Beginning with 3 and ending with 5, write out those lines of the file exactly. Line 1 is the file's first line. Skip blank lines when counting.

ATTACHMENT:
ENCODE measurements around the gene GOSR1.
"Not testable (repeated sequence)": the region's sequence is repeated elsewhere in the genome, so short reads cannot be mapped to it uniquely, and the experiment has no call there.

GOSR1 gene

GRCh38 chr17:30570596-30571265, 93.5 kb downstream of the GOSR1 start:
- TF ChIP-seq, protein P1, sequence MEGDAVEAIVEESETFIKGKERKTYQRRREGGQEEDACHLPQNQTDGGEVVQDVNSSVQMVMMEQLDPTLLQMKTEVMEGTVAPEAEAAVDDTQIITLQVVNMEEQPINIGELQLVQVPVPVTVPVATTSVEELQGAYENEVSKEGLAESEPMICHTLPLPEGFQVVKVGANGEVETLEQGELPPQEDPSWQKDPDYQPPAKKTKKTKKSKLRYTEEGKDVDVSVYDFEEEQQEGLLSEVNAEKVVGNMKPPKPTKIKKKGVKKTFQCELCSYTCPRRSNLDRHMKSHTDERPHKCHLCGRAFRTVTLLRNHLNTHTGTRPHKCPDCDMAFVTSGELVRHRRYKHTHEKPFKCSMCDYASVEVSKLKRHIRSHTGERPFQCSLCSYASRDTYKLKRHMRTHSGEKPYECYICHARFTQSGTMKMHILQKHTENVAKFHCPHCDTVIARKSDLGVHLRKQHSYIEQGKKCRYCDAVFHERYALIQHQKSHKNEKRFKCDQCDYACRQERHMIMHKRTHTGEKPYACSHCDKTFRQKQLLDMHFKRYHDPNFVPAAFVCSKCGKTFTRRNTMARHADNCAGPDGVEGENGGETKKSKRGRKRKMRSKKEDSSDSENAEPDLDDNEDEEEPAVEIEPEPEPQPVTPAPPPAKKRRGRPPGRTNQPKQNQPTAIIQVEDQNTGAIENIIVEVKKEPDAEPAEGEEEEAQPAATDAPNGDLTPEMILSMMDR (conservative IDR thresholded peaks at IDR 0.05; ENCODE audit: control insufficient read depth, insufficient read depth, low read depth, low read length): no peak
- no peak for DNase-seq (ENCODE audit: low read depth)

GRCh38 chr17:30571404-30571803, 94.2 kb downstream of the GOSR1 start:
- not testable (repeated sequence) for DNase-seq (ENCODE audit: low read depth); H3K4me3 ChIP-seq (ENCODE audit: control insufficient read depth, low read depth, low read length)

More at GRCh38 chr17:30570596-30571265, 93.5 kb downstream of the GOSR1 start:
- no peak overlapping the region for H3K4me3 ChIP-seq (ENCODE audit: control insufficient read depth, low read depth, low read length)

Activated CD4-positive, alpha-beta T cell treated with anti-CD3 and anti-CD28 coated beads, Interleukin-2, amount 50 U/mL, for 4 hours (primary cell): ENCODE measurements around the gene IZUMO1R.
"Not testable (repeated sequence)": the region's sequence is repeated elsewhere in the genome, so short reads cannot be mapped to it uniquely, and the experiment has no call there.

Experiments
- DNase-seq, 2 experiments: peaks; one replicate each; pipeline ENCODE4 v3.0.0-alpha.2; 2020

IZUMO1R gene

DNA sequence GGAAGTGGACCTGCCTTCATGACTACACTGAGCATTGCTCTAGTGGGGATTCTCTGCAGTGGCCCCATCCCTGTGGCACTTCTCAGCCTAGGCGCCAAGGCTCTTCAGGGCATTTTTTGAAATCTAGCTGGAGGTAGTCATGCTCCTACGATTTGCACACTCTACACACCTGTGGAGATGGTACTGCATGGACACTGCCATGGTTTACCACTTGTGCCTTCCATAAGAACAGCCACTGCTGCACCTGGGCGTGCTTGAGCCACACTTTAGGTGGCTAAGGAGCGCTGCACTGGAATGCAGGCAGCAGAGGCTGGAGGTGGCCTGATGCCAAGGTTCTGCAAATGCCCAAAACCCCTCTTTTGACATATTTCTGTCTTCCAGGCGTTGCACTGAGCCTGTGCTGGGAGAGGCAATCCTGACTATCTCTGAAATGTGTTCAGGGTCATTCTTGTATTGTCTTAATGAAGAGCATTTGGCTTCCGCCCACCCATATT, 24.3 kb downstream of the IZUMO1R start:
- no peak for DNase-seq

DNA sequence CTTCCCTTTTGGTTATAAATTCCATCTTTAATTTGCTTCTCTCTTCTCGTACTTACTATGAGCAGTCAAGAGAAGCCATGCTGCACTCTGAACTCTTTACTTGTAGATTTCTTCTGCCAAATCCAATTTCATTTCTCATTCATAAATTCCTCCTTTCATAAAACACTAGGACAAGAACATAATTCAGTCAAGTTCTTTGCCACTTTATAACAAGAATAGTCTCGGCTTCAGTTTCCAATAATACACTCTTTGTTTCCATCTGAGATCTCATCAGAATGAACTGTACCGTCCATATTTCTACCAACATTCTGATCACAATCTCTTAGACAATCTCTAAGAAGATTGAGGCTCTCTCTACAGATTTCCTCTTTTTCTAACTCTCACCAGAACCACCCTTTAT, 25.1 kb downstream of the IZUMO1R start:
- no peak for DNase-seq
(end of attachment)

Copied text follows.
GOSR1 gene

GRCh38 chr17:30570596-30571265, 93.5 kb downstream of the GOSR1 start:
- TF ChIP-seq, protein P1, sequence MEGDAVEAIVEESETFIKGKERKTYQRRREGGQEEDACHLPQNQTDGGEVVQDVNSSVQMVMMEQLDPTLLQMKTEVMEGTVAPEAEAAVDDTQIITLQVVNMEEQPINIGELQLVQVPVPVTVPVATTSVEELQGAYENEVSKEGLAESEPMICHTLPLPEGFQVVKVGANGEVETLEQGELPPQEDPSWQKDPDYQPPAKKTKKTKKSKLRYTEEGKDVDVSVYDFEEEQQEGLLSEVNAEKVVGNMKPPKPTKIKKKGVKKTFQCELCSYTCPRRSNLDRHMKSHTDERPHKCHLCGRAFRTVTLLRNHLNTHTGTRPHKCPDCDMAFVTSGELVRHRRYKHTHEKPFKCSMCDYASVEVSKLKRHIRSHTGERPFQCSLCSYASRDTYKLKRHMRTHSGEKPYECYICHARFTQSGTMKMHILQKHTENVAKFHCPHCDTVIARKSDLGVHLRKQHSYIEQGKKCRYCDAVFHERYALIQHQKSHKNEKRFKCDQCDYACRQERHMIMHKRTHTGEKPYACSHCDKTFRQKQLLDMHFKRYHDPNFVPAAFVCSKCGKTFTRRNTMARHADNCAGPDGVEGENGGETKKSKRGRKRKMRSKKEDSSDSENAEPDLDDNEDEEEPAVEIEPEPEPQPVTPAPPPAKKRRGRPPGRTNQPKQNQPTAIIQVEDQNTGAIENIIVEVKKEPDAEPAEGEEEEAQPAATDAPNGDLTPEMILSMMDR (conservative IDR thresholded peaks at IDR 0.05; ENCODE audit: control insufficient read depth, insufficient read depth, low read depth, low read length): no peak